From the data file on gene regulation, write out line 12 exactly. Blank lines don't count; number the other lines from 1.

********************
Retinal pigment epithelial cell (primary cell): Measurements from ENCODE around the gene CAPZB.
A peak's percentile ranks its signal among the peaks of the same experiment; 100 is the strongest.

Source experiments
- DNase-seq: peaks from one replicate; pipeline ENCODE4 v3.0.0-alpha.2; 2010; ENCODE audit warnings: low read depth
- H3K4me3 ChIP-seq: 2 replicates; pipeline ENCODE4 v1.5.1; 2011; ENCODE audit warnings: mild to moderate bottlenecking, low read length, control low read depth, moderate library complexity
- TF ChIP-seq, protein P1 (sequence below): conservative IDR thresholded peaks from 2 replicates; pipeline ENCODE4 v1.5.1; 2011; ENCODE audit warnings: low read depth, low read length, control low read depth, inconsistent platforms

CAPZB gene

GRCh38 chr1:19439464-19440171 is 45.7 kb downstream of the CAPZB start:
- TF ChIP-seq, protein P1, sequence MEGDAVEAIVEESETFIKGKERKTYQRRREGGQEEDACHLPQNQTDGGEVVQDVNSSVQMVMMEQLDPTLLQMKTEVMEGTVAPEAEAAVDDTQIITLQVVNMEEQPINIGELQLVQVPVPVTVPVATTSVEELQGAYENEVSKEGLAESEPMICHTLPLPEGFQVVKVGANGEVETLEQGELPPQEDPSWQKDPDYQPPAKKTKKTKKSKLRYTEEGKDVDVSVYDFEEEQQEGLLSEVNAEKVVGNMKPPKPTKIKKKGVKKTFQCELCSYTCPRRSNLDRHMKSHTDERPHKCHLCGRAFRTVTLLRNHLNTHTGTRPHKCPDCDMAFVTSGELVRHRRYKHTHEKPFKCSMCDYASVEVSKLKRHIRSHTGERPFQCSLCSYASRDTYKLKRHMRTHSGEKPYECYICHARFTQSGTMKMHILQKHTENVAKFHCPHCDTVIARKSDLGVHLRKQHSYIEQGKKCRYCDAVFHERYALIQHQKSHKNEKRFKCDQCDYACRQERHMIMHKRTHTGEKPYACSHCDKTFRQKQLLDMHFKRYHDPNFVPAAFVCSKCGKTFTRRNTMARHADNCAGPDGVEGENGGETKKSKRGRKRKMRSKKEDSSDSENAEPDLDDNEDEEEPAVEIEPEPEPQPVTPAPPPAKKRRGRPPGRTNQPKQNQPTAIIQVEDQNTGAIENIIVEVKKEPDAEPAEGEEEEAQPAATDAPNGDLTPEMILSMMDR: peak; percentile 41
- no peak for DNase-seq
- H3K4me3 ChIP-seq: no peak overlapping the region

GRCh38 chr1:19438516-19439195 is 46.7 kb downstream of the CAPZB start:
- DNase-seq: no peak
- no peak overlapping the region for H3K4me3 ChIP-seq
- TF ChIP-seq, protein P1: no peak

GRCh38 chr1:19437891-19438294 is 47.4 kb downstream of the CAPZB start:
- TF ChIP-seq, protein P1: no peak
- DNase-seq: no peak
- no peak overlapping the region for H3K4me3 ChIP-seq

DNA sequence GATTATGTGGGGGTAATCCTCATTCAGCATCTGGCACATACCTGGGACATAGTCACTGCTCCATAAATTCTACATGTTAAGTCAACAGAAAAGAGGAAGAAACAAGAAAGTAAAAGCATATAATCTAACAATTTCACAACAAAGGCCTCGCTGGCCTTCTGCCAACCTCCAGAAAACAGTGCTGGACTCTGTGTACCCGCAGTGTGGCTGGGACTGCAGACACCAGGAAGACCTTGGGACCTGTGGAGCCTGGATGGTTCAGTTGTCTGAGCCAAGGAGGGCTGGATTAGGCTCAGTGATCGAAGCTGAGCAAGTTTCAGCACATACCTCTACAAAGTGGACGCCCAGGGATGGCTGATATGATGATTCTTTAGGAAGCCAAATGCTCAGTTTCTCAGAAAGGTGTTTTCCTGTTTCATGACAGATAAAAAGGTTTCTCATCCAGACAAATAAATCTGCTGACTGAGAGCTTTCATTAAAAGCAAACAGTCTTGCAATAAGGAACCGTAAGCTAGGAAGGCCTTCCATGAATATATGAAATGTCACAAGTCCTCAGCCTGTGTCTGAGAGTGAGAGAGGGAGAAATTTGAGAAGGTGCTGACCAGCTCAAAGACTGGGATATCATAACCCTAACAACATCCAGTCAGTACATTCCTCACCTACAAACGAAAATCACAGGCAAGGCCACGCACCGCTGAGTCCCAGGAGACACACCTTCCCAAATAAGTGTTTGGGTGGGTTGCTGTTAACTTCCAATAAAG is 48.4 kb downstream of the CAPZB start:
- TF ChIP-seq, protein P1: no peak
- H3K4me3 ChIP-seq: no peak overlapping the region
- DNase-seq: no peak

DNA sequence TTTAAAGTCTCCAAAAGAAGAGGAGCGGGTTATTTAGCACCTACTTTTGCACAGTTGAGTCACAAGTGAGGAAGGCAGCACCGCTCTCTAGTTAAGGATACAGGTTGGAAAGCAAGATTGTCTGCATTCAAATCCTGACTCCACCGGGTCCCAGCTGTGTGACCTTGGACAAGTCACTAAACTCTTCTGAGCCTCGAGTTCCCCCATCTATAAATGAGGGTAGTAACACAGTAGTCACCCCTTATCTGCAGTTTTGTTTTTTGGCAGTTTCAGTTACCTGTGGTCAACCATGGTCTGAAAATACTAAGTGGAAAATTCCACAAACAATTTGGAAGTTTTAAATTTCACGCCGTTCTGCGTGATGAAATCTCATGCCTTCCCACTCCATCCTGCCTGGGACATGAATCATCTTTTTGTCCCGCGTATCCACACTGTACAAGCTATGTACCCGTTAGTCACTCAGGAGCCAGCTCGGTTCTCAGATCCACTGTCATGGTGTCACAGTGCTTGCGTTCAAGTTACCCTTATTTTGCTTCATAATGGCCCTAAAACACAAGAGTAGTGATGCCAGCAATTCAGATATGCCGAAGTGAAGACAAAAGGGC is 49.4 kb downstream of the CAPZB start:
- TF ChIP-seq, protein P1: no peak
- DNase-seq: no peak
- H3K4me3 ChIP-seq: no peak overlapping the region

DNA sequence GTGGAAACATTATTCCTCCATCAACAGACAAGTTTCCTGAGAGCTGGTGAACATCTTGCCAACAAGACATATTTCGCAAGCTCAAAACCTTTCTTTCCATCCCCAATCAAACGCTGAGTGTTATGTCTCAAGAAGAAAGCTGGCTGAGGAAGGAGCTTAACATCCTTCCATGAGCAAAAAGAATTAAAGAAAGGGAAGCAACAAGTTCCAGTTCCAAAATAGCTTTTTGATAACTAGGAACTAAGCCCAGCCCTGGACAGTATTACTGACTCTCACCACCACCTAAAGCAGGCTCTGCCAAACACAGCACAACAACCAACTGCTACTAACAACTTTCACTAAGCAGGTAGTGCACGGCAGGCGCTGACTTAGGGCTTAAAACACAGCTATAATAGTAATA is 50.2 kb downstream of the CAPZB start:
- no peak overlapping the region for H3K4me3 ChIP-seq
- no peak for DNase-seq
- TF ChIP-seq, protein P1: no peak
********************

GRCh38 chr1:19438516-19439195 is 46.7 kb downstream of the CAPZB start: